Goodbye, Colombia

So I’m back from Bogotá. It was a nice relaxing vacation, consisting mostly of hanging out with my grandma, going on long walks with my sister and lots and lots of telenovela watching. It was nice to hang out with my grandma, my grandma’s old lady friends and my great aunts, as well as my Irish friend Stephen who I haven’t seen in at least three years (and who apparently still loves Colombia), and my former Caleno roommate from when I lived in el Centro right after I moved to Bogotá. Unfortunately, one week just wasn’t enough time to see all the people I would have liked to see,  but now I know that next time I need at least two weeks in Colombia so I have enough time for socializing with the under 80 crowd and traveling and exploring…it definitely would have been nice to travel down the mountain to a small town in tierra caliente! But I have to say that Bogota was sunnier and warmer than it ever was when I lived there…in fact, it barely rained and I actually got sunburned! This time around, I spent a lot of time exploring the north with my sister. I would have liked to visit some of my favorite Bogota neighborhoods, including Chapinero Alto, el Centro and la Macarena, but I wasn’t able to, partly because of my short stay and partly because of my grandmother’s intense fear of Bogota south of Calle 70. Oh well, there’s always next time! When I left Bogotá in 2011 I was so ready to leave that I kind of forgot how enjoyable, fascinating and amazing Colombia can be, but this trip helped me appreciate Colombia — and Bogotá — again, and I hope I have the chance to go back in the not so distant future.

After spending a week surrounded by noise — my grandmother’s TV at full blast, the chatter of my grandmother’s friends, horns blaring, buses screeching — the silence back at my apartment was overwhelming. And I don’t just mean auditory silence…Bogota smells like diesel and cleaning products with the occasional whiff of fried food and slightly decomposing trash; Northern Virginia smells like…nothing.  And it’s less colorful, less chaotic and less layered. So clean and well-planned. When I got to my apartment, the silence and aloneness was so overwhelming — and unsettling, actually — that I drove over to my parents’ house the very next morning and spent all day there hanging out with my parents, aunt and of course, Alfie. How very Colombian of me. When I got back to my apartment, it was still too silent, so I took a four-hour nap and then invited myself over to my friend Rasha’s house. But I’ve been back for a couple of days now and the tranquility of my silent old apartment is comfortable again; I’m back in my old routine…my commute to work listening to NPR, an eight-hour workday (I do get to speak Spanish all day, so that’s nice), lunch time walks in nature,  YouTube workout sessions, bland, half-hearted meals (no-hearted, actually), too many episodes of House of Cards on Netflix…it’s great.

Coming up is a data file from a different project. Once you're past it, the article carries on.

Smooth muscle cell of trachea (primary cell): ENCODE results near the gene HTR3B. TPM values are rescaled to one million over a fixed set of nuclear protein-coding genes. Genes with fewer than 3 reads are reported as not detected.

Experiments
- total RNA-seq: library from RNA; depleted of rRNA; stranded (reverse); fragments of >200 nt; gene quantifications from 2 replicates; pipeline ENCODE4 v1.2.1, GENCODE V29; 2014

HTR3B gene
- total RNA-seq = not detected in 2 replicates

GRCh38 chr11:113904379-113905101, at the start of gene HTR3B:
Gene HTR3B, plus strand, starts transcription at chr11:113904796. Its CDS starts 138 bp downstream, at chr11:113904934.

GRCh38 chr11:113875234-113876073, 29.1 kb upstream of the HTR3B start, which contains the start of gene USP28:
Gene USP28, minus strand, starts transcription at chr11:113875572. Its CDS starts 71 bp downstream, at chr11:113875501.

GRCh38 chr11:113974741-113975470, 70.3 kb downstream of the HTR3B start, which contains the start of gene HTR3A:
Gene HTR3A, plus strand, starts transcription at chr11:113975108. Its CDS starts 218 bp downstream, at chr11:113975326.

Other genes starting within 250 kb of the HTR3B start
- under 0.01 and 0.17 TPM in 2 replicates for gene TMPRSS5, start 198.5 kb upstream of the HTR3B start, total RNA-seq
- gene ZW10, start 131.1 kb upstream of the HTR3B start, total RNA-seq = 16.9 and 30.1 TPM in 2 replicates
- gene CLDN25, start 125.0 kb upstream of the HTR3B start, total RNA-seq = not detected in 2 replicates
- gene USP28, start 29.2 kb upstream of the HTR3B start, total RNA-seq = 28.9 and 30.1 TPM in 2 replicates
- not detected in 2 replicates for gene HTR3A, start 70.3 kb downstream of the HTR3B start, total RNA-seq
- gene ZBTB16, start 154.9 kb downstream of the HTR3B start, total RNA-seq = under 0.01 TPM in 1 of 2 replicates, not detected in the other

But in bold and bright celebration of my trip to Bogotá, here are some flowers/vegetation from the Bogotá Botanical Gardens…I think I was trying to channel Georgia O’Keeffe here, so lots of close ups. These are all roses, orchids or giant leaves. PRETTY FLOWR 2 PRETTY FLOWER 10 PRETTY FLOWER 9 PRETTY FLOWER 7 PRETTY FLOWER 8 PRETTY FLOWER 6 PRETTY FLOWER 5 PRETTY FLOWER 4 PRETTY FLOWER 3 FLOWER 1



Categories: Bogota, Colombia

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3 replies

  1. Out of curiosity, what is the job you have where you speak Spanish all day?

  2. Well written write-up of the contrast between the socializing and “noise” of Colombia versus the solitarity and quietness here in the States. I just got back from holidays in Colombia (Cali, Valle del Cauca, Caicedonia, Perreira, Manizales), spending almost the entire time with my wife’s family, and a few days with a good friend of mine in Manizales. Her familly is big to begin with, and combine that with the fact that Colombians love to visit each other, and it was a nonstop sequence of going out to see people and people dropping in. Plus it was the holidays and everyone’s on vacation so all of it was magnified. And talk about noise and crowds,the Feria de Cali! We walked around there one afternoon and it was walls of people, crowds of cars, and certain individuals with spray cans of foam running around covering hapless people in foam. And one guy who was making an attempt to spray a bunch of policeman who were not amused and had his arms pinned back. And a couple near fights of people who were not happy that they, or their cars, were sprayed. Ah… Cali. And the day before Christmas, the young kids from the poor neighborhoods who dress up in devil’s costumes and walk around the neighborhoods with drums performing street dances for tips. And the daily street vendors who go around the neighborhoods yelling out their wares, or the people with the trucks who ride around blaring out propaganda or news or whatever. Or, in the case of the small town of Caicedonia, you pay the guy with the truck to drive around making whatever sort of announcement you want: an upcoming marriage, or whatever you want your hometown to know about.

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